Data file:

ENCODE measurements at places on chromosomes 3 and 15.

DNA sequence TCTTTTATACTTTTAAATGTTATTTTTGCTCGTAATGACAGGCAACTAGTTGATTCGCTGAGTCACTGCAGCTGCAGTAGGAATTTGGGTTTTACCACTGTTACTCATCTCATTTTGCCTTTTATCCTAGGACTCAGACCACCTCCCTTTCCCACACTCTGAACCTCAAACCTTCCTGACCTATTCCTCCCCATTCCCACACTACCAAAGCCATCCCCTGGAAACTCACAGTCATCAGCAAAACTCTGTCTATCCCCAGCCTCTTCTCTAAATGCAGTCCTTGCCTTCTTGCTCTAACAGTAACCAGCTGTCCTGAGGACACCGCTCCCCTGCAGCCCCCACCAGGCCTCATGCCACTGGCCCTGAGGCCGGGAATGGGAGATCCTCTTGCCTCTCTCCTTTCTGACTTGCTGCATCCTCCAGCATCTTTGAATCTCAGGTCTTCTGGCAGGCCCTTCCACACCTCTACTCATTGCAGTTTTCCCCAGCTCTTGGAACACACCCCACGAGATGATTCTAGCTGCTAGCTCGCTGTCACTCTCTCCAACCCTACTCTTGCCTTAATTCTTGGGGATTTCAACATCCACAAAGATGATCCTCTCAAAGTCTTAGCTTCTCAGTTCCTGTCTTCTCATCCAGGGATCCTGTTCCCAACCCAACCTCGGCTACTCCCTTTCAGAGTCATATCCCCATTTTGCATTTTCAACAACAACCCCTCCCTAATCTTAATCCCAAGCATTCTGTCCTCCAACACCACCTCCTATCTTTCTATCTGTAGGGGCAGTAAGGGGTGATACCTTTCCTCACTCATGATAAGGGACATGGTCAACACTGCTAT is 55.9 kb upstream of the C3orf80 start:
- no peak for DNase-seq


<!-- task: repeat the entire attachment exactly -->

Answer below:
ENCODE measurements at places on chromosomes 3 and 15.

DNA sequence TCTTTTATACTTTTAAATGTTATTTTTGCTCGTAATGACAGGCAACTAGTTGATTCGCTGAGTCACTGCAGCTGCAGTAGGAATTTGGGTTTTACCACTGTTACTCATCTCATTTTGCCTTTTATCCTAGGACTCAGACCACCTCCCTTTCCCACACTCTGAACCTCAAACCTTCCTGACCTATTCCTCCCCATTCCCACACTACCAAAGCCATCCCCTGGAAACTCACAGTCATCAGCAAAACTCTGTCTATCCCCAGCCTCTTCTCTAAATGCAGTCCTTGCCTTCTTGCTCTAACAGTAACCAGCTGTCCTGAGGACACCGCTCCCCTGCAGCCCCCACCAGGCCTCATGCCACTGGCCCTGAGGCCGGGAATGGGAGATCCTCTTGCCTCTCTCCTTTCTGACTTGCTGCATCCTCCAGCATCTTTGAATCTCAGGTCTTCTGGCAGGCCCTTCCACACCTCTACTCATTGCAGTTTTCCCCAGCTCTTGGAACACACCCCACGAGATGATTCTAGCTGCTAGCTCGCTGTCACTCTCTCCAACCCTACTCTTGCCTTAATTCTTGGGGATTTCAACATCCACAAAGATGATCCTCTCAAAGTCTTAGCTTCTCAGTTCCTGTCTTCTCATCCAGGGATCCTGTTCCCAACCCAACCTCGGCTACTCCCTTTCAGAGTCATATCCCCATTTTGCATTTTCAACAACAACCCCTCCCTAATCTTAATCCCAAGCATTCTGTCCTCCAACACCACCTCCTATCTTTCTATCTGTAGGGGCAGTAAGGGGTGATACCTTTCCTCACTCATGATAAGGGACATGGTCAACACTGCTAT is 55.9 kb upstream of the C3orf80 start:
- no peak for DNase-seq